The house was yellow. It sat just up an incline, surrounded by tall oak trees. A rocking chair front porch hedged by azeleas that would bloom crimson and white in the spring. Carol, The Realtor, opened the box on the front door and stood aside to let me in. Directly in front of me was a wide staircase with a wooden banister. Turning to the left, I noticed that the carpets were faded and shabby, but the windows were tall and wide, with sunshine pouring in the south facing windows. I could imagine our Christmas tree, standing in the corner. Moving into the kitchen, I tried to picture our dishes in the dark brown cupboards, and wondered if I could paint them a clean white.
The Realtor trailed behind me, making comments about the neighborhood and the schools. She seemed oblivious to the 10 month old in my arms, our only child. The thought of buying this house, with it's attached school district and high school, made me feel like a kid pretending to be older than she was.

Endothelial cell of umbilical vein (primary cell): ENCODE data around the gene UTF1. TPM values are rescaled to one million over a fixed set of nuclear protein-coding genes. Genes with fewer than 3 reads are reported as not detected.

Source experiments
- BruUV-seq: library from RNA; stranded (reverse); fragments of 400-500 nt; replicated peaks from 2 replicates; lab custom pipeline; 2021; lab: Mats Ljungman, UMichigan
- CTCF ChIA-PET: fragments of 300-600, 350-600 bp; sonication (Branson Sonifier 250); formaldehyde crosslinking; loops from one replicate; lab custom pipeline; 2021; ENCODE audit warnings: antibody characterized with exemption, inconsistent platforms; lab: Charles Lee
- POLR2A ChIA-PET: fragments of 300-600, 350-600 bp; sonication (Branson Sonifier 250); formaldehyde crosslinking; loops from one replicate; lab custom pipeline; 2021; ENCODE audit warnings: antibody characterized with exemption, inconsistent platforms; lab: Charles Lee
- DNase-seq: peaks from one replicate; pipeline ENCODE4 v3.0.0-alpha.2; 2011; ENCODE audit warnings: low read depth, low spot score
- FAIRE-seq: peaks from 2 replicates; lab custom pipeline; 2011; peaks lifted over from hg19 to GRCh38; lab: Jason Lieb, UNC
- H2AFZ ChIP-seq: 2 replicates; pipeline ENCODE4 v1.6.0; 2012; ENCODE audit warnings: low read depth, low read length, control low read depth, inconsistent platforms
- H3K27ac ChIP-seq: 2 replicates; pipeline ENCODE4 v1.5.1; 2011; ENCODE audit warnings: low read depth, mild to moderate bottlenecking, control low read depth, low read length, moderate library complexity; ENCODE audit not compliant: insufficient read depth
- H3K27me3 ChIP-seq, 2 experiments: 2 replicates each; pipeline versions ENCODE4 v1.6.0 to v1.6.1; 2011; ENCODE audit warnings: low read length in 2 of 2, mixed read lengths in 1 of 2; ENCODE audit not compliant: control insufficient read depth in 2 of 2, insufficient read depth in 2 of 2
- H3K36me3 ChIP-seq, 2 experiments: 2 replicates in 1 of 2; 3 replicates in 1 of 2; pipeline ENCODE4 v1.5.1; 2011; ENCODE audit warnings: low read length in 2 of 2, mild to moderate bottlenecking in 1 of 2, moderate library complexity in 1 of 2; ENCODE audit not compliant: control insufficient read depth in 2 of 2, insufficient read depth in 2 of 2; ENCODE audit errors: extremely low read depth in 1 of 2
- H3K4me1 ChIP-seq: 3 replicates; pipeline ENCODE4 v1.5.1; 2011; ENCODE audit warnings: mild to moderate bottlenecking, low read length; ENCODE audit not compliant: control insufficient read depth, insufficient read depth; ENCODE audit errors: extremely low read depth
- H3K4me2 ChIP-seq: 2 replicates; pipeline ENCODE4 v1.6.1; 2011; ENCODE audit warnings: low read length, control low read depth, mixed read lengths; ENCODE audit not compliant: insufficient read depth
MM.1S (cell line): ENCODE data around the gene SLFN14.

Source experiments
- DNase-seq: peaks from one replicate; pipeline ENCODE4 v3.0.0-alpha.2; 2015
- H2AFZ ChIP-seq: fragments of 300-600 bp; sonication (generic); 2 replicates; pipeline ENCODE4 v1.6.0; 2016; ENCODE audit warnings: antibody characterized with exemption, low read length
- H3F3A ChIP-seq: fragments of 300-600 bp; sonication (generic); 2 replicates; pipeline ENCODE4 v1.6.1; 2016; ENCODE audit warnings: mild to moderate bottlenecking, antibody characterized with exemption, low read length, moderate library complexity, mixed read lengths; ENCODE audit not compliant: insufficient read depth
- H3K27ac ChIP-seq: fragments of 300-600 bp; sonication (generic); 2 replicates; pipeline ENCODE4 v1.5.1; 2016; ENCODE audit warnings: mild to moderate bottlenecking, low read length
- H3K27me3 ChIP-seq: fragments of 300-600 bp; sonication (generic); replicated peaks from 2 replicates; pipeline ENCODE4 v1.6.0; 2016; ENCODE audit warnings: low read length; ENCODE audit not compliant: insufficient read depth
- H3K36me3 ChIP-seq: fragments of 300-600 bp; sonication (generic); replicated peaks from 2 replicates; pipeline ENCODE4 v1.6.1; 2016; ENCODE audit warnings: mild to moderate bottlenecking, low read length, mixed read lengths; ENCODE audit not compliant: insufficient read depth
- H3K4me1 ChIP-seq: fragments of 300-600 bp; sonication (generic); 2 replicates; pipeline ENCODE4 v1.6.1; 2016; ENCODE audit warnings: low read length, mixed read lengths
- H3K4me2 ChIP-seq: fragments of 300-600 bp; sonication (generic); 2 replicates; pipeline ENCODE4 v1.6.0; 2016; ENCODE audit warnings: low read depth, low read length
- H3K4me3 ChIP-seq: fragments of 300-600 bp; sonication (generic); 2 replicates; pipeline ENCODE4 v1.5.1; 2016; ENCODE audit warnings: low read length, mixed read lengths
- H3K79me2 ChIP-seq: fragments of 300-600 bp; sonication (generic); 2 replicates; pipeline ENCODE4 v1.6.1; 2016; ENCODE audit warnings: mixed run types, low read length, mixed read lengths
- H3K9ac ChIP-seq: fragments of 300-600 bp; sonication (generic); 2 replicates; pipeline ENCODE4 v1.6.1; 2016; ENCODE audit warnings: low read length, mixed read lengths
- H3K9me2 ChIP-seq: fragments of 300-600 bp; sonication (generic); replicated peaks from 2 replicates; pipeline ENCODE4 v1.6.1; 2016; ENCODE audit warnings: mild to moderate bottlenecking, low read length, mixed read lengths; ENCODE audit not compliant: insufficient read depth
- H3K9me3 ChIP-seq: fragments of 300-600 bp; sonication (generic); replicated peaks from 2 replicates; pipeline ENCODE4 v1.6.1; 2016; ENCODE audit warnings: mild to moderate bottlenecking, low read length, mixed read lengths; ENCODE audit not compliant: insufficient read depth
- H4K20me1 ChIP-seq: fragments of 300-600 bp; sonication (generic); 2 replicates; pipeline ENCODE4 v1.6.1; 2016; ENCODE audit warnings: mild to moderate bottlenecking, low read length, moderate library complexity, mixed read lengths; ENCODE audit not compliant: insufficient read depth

Running my hand over the banister, worn to a comfortable sheen, I wondered to myself "Is this our house?"
House hunting. What an experience. Trying on homes for size. Making a decision about the biggest purchase you'll ever make in less time than it took you to decide on and purchase a hair dryer at Target. And you don't just buy the house--you buy the neighbors next door, with their barking dog and tendency to throw their cat litter over the fence into your yard. You buy the noise of the bypass a mile away, and the former owner's preferences for trees and shrubs.
Note: I want to turn this into a story--I was just getting my thoughts out there, for tonight. I'm too tired, I'm afraid, to actually come up with a plot. I'll be working on it for tomorrow, though.